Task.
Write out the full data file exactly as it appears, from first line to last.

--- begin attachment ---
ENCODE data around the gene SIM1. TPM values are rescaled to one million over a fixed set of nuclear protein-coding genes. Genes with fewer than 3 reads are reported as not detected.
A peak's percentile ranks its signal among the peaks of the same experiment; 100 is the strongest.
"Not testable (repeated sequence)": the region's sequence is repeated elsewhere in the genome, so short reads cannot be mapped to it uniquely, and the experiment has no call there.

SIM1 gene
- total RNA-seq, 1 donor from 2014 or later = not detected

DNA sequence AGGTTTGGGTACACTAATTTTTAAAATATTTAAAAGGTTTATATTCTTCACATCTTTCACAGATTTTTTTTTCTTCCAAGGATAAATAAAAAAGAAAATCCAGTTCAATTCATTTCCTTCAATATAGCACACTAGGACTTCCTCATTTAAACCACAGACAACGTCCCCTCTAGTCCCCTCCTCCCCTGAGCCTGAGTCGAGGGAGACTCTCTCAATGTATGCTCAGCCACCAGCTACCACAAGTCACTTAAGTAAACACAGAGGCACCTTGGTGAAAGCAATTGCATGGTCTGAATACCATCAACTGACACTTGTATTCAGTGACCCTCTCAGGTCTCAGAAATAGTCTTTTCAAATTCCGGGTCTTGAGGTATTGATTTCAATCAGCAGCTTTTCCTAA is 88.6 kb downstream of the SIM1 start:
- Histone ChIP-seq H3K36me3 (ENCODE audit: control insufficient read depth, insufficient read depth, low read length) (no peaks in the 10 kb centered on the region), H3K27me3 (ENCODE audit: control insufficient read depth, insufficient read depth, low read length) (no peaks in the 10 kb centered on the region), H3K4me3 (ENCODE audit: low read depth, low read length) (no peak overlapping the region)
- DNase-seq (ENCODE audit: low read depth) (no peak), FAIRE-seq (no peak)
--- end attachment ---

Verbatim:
ENCODE data around the gene SIM1. TPM values are rescaled to one million over a fixed set of nuclear protein-coding genes. Genes with fewer than 3 reads are reported as not detected.
A peak's percentile ranks its signal among the peaks of the same experiment; 100 is the strongest.
"Not testable (repeated sequence)": the region's sequence is repeated elsewhere in the genome, so short reads cannot be mapped to it uniquely, and the experiment has no call there.

SIM1 gene
- total RNA-seq, 1 donor from 2014 or later = not detected

DNA sequence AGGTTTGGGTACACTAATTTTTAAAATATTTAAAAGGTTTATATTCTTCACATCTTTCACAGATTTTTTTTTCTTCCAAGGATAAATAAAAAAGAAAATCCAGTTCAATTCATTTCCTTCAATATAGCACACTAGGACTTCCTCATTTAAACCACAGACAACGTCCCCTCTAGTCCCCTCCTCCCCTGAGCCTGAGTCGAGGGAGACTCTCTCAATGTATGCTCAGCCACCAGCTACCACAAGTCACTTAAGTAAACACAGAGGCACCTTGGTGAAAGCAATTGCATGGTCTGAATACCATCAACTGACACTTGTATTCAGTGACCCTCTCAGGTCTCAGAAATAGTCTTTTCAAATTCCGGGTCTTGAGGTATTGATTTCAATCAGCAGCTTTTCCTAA is 88.6 kb downstream of the SIM1 start:
- Histone ChIP-seq H3K36me3 (ENCODE audit: control insufficient read depth, insufficient read depth, low read length) (no peaks in the 10 kb centered on the region), H3K27me3 (ENCODE audit: control insufficient read depth, insufficient read depth, low read length) (no peaks in the 10 kb centered on the region), H3K4me3 (ENCODE audit: low read depth, low read length) (no peak overlapping the region)
- DNase-seq (ENCODE audit: low read depth) (no peak), FAIRE-seq (no peak)